Ford says it has developed a 3D-printed locking wheel nut made using a unique biometric signature based on the driver’s recorded voice in a bid to prevent wheel and tire thefts.
Ford worked with industrial 3D printing supplier EOS to create the locking nuts, which feature unique contours based on the driver’s voice, similar to how some systems use biometric identification based on an iris scan or a fingerprint. Here, engineers record the driver’s voice for at least one second, then use software to convert the resulting soundwave into a physical pattern that can be 3D printed. They then convert the pattern into a circle and use the design for the indentation and key on the locking nut. The nut and key are designed as a single piece, then 3D printed using acid and corrosion-resistant stainless steel.
What’s more, inside the nut are unevenly spaced ribs and indentations to prevent a thief from making a wax imprint of the pattern, since the wax breaks when it’s pulled from the nut. Ford says drivers could also use something like the car’s logo or their initials to create the pattern if they don’t want to record their voice.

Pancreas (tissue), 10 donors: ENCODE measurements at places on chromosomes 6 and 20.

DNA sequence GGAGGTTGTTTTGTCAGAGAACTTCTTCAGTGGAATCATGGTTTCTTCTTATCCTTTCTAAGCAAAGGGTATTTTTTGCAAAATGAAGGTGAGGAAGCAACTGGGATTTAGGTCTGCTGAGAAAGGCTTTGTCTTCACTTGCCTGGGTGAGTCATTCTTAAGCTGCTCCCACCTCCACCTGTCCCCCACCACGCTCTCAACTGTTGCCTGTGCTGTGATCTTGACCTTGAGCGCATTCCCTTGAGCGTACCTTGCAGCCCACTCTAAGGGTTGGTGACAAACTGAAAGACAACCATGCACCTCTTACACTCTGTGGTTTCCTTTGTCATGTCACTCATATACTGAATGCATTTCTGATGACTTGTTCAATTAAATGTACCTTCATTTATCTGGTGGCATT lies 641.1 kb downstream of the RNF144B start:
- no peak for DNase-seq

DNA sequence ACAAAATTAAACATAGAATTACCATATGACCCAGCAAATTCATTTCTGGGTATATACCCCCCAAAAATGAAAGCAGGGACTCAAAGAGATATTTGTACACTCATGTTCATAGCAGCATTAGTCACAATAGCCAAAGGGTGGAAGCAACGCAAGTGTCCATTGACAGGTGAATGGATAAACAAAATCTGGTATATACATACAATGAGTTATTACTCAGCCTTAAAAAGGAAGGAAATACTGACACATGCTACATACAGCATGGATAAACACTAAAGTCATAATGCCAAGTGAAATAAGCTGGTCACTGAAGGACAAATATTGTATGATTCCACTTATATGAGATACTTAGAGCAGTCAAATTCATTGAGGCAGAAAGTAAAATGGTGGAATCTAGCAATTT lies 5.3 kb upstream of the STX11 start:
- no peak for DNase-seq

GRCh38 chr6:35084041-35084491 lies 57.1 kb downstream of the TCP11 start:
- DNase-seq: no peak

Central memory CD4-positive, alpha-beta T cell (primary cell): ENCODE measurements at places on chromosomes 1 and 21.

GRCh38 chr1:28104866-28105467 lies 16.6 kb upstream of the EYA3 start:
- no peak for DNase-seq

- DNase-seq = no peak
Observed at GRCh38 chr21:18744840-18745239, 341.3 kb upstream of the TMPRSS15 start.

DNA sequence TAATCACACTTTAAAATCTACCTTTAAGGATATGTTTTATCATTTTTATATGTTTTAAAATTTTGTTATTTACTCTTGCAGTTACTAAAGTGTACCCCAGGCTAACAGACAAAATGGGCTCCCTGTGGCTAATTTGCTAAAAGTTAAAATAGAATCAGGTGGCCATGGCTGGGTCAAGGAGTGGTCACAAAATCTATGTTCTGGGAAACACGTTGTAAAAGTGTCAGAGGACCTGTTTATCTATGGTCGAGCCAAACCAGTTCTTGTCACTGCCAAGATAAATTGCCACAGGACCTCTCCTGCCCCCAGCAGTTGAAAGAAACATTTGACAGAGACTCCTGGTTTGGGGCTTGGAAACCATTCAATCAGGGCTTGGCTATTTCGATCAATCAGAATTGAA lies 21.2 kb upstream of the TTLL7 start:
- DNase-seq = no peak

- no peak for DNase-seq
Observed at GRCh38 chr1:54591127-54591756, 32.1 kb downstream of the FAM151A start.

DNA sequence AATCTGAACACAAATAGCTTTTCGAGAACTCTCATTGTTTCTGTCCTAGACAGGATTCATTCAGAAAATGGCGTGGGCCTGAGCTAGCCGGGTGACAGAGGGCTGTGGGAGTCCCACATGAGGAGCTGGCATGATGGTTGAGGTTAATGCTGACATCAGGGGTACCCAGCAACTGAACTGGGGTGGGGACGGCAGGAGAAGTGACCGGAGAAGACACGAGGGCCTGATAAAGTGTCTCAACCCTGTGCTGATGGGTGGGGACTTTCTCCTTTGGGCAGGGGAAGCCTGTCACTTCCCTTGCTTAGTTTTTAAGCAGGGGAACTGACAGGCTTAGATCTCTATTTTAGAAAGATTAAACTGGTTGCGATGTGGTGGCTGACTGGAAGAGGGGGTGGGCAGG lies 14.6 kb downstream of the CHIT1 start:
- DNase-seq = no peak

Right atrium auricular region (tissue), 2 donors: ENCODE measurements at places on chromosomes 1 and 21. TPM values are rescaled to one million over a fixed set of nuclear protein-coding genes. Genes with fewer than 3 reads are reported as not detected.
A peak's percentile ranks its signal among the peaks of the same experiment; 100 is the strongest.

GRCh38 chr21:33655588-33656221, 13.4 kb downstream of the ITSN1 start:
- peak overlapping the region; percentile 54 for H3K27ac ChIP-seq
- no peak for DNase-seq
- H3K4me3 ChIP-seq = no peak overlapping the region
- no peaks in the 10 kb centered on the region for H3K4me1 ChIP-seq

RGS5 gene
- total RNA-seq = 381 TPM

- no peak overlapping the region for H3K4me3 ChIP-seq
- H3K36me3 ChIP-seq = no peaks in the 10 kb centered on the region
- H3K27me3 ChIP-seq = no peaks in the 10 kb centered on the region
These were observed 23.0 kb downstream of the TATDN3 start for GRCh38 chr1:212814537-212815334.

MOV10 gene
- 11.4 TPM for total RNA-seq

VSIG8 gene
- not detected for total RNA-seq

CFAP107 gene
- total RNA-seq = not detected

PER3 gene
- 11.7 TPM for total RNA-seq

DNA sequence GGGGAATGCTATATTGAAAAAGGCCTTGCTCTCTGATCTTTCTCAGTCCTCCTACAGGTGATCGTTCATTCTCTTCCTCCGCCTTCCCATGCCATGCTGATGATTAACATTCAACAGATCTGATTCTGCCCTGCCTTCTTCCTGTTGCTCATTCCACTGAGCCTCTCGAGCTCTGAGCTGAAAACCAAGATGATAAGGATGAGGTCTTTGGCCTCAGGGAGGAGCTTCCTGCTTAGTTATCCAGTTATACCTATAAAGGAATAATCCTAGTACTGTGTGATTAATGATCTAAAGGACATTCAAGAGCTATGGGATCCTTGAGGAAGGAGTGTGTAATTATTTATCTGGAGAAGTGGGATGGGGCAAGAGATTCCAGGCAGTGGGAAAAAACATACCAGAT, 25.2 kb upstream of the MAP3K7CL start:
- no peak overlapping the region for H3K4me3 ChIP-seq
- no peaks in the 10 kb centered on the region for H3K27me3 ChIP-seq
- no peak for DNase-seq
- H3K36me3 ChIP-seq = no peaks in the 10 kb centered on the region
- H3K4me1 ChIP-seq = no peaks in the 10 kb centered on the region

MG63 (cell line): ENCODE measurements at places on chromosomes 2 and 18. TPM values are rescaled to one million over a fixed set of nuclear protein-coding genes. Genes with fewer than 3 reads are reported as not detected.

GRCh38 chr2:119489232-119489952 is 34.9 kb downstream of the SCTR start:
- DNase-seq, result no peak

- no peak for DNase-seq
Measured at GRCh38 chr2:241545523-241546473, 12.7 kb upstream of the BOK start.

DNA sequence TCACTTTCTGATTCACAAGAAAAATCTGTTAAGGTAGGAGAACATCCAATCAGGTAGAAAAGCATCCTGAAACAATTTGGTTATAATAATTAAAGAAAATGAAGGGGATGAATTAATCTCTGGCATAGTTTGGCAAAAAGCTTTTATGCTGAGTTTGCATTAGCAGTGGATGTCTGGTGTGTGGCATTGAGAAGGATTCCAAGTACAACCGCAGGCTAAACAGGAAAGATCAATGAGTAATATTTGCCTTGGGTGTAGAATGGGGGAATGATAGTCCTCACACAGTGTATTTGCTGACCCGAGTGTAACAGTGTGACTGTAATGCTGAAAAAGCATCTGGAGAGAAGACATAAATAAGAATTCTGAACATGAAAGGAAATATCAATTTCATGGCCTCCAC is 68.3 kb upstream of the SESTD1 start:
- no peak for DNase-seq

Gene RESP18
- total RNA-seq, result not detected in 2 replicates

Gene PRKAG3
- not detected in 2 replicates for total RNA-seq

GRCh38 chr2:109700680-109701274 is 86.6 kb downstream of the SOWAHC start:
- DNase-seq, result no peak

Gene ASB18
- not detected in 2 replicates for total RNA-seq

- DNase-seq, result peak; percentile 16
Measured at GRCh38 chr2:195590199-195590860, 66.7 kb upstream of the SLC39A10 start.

For now, the locking nuts are just a concept. But the technology could presumably prevent the kind of theft of wheels from, say, a brand-new Chevrolet Corvette C8, that we saw last week in Detroit. Of course, Ford presumably had these 3D-printed wheel nuts in development long before the C8, which was likely on loan to a journalist or GM employee, ended up on cinderblocks.
Thefts of motor vehicle accessories, which includes wheels and tires, fell 4.1% in 2018 to 272,124 incidents, according to the most recently available FBI statistics. Tire and wheel theft has become a particular problem in Detroit, according to the National Insurance Crime Bureau.
Ford says 3D printing holds enormous promise for automakers by dramatically speeding up tooling and parts production, lowering weight and creating parts that wouldn’t be possible via conventional production techniques. The company says it has used 3D printing for more than 30 years to make prototype parts and shorten development times for new vehicles. Vehicles like the Ford GT, Focus and Mustang GT500 all feature 3D-printed parts.